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It’s been a while!  Last year was very busy for me and involved two big life events.  One – I got married.  Any woman who has ever had a hand in wedding planning can sympathize with me on that one.  Two – my husband and I moved out of New York City into the suburbs of New Jersey.  Big change!  Now that things have settled down a bit we have turned our energy to a big project for this year.  That project started in March with packets of seedlings I ordered online.   These packets included heirloom and organic varieties of various vegetables and herbs good to grow in our region.  We started the seedlings in peat pots of organic potting soil, set them up in our sunny (empty) spare bedroom, and bought a grow light.  Viola!  We had the makings of our very first vegetable garden.

In April we have built two large raised beds in our backyard and filled them with organic garden soil, compost, and aged manure.  The perfect medium for growing vegetables.  This past weekend we transplanted our cold weather seedlings like cabbage, cauliflower, and kale from peat pots to the garden.  We also direct sowed cold weather seeds like carrots, parsnips, radishes, lettuces, snap peas, and some varieties of beans.  Our peppers and tomatoes are still in our “incubation” room where the temperature is warmer and the light is brighter.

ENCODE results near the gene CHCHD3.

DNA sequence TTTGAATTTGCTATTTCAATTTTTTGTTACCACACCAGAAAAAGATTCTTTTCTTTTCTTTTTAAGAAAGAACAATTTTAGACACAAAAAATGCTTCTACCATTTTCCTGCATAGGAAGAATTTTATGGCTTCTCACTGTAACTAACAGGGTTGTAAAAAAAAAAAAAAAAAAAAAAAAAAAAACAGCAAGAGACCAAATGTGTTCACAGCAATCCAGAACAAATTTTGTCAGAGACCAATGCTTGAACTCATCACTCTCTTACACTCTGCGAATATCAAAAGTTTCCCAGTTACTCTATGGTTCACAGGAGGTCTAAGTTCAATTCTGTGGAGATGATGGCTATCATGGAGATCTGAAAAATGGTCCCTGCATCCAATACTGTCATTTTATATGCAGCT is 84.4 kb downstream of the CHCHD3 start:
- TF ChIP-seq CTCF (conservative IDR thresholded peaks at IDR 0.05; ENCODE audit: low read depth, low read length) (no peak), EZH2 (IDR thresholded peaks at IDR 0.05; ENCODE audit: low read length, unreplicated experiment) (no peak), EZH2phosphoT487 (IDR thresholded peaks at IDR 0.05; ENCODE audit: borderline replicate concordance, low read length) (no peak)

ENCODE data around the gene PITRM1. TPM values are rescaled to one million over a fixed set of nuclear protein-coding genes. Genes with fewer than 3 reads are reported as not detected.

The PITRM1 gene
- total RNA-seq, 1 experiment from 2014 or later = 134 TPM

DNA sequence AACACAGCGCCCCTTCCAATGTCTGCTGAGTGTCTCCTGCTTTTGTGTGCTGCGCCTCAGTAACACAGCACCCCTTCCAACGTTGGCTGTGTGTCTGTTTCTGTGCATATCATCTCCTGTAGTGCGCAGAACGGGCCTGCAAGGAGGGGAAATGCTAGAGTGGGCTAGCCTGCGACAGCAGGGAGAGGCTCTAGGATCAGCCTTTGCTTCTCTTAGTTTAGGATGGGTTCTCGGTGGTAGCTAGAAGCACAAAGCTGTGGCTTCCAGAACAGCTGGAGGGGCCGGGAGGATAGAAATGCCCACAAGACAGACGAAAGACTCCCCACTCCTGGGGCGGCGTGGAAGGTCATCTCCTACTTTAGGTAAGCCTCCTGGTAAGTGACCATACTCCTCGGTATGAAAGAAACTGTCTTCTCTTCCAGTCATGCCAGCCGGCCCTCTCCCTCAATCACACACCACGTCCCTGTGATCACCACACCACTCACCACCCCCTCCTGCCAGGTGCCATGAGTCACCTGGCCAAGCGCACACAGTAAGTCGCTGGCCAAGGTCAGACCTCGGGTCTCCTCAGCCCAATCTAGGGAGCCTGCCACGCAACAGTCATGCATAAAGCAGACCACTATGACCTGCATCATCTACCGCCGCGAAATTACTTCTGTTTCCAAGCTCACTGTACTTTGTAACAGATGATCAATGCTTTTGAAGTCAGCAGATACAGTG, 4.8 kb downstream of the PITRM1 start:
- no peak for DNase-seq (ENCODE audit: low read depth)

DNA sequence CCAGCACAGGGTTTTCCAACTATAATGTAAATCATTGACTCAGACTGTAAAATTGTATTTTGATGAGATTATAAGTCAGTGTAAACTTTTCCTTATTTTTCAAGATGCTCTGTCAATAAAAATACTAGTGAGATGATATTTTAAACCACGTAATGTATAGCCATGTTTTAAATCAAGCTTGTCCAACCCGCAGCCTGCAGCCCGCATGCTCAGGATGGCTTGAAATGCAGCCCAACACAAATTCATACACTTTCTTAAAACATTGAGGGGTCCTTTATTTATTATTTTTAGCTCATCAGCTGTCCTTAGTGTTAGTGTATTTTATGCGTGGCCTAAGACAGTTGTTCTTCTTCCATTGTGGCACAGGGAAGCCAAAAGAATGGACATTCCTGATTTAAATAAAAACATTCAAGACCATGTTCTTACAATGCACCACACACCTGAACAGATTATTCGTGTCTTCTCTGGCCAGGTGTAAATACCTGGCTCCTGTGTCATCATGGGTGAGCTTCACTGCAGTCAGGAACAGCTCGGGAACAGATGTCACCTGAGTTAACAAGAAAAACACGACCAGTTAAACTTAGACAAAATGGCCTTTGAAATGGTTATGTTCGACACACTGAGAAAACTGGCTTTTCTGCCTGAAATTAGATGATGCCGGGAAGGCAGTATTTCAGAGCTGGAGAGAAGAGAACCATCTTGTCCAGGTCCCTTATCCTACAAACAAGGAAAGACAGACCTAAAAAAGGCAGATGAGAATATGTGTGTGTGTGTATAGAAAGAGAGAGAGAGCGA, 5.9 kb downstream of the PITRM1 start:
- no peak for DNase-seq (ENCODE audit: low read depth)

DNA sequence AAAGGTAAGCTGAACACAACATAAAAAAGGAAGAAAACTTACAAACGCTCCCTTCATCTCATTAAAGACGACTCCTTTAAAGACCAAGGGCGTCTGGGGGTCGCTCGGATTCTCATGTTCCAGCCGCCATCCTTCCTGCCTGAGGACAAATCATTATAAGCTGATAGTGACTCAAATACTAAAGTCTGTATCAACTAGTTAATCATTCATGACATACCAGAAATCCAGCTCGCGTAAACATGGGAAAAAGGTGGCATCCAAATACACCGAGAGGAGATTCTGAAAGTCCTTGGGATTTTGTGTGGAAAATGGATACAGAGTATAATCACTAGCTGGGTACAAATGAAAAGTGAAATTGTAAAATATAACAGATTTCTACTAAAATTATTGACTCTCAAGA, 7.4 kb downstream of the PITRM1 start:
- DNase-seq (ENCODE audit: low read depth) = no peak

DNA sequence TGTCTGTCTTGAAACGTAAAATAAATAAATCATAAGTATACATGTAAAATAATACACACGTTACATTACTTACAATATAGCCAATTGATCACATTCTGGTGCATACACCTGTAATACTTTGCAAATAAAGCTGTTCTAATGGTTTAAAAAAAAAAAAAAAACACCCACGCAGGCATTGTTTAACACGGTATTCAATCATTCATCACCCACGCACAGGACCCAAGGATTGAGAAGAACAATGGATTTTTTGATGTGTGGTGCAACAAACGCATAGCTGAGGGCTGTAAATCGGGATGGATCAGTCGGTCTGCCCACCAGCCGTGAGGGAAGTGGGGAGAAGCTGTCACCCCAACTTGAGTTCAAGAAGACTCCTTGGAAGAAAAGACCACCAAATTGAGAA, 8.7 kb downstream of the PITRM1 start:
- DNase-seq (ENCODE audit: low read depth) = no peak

I look forward to watching the plants grow and learning about organic gardening.  I may have been over ambitious for a first timer, but I am playing the odds.  I figure the more variety I plant and try to grow, the better the chances are that I will have something to harvest in the next few months.  In addition to the vegetable garden we have a compost pile started in a closed bin in the backyard.  We hope to reap further benefits from all the kitchen, garden, and plant scraps by turning them into organic compost for next years garden.

Of course the best part about this, and my real inspiration, is having my own organic, fresh-from-the-garden produce.  My love of tomatoes lead me to buy 5 varieties.  Words cannot express my excitement thinking of just one successful tomato plant in my own backyard.  I hope to share my success stories (and failures) if I can keep up this season…

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Salmon

What can I say about salmon… it is a fish that we hear about all the time.  It is said to be heart healthy, anti-inflammatory, cholesterol-lowering, and I have even heard it said that salmon can slow down aging!  We know this food is healthful when scientific studies prove that the above claims are actually true.  However when it comes to cooking salmon at home, or any fish fillet for that matter, many people are at a loss.

I think I know why.  I subscribe to several food magazines,  and have even more cookbooks than most people can imagine.  The other day I purchased some salmon and decided to look up a new recipe to try out.  I thought it would be easy to find a simple, healthy salmon recipe.  Not so.  Many cookbooks have just one, or maybe no salmon recipes.  The recipes I did find used smoked salmon, not fresh fillets.  Cooking shows?  Beef, pork, chicken… sometimes shrimp.  What happened to wonderful, delicious, healthy salmon?